Marc Maron: As some of you know, the patent troll situation is not over. The predatory lawyers that have turned out inventors who have claimed the podcast patent are still sending coercive letters to me and other podcasters and they are actively suing Adam Carolla for licensing infringement for a great deal of money. Adam Carolla thankfully has chosen to fight the fight and now needs our help to fight the fight. I think it is important that podcasters understand that this isn’t over. It is important for all of us that Adam not only fight this fight but win this fight against this particular patent troll because we cannot allow them to set precedent. We cannot allow them to win this case. We cannot allow them to have the liberty to license us for using a technology that none of us own by proxy because it is an extortion racket and they know that we are the venerable ones that can’t defend ourselves.

Adam’s chosen to defend himself and he needs some bread, so I talked to Adam about the very real situation of Personal Audio’s patent troll attack. Some of you have heard me talk about it, that it is an extortion racket, that it is a loophole in the patent office and it is one they are working with the support of a sympathetic judiciary in Texas and there is some action against it in the Congress and Senate and the President is aware of it, though not ours specifically. I would love that if Obama said, “You know, podcasters need your help.” If he said that it would be spectacular.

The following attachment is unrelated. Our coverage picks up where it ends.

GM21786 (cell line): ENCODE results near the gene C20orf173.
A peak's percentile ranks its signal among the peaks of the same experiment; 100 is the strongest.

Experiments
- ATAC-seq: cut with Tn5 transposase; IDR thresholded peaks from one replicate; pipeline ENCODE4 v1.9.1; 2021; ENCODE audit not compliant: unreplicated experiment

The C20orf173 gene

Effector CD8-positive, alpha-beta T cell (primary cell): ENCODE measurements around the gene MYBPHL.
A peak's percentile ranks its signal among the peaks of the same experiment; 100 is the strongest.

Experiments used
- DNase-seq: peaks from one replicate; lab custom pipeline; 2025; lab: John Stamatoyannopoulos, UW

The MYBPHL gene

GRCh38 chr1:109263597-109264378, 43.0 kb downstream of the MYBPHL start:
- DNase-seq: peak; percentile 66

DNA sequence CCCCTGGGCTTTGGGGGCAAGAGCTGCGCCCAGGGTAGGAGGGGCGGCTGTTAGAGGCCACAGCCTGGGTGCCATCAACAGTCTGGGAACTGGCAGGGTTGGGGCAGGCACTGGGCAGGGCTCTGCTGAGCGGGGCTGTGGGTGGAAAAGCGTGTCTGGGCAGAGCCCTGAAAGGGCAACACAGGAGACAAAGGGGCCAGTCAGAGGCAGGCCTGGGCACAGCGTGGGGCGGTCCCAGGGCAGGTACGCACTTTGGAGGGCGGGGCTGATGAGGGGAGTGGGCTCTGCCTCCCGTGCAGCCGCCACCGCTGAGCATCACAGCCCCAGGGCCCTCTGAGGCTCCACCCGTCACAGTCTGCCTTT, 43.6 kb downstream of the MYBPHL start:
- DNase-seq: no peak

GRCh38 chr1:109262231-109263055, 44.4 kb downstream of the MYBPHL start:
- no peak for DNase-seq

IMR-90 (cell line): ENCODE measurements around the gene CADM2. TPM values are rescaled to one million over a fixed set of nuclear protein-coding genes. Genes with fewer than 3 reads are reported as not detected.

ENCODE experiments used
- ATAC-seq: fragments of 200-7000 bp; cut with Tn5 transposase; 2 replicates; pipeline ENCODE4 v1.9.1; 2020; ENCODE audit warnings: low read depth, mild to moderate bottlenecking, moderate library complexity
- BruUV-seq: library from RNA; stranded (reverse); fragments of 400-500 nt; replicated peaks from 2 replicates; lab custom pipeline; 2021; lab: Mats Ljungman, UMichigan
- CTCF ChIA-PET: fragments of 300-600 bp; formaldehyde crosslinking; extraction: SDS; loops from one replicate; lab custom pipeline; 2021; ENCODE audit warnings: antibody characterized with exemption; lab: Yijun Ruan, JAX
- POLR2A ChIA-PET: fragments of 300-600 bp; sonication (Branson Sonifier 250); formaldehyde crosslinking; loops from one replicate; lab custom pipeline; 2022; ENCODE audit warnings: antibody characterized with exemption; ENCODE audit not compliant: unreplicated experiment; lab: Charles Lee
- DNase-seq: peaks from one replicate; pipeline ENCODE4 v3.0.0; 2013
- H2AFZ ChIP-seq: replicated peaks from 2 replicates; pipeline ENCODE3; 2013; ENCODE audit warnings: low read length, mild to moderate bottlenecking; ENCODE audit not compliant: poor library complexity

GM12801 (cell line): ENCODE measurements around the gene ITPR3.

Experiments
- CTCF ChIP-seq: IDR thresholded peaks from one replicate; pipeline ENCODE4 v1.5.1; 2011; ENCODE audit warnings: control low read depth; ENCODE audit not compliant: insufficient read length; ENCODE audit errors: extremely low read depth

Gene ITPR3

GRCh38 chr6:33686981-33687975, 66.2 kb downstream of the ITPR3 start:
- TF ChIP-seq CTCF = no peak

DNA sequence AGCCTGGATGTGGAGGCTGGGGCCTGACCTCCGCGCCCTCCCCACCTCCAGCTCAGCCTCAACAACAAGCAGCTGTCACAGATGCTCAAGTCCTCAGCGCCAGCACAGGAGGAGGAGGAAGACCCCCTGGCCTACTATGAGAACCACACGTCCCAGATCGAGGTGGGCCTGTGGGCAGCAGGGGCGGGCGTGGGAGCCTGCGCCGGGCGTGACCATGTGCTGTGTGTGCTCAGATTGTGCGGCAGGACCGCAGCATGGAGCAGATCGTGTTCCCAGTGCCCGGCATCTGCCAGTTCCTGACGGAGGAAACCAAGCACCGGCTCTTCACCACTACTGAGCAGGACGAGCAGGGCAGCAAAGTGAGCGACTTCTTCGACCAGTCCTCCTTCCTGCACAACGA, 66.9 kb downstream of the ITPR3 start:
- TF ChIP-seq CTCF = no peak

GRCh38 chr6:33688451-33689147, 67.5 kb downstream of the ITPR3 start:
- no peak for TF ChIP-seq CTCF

Marc Maron to Adam Carolla: I need you to make me feel better about this if you could because my panic has been ongoing and I have done what I can to raise awareness but now you’re in the thick of it. You are actually being sued. I think initially you didn’t think it was going to be a big deal. Is that true?

AC: My first impulse was, “Hey, good luck. I don’t even know what you guys are talking about.” And then I started to get some of the bits and pieces and some of the details and it is the most expensive litigation to defend. Basically somebody said, “It’s going to be $1.5 million if you want to go to court to defend yourself. It is a great country we have here where it is $1.5 million…

MM: For justice.

AC: Right, it’s $1.5m for justice. And I love the part where they go, “You won!” You won what? I am exactly the same, minus the $1.5m dollars.

MM: These monsters have figured out the loophole in the patent system to retrofit these patents on whatever comes up even though they were failed inventors to some degree and they have retrofitted this patent onto podcasting. And I think the issue is that none of us even know what the technology they’re talking about is nor do we necessarily employ it personally.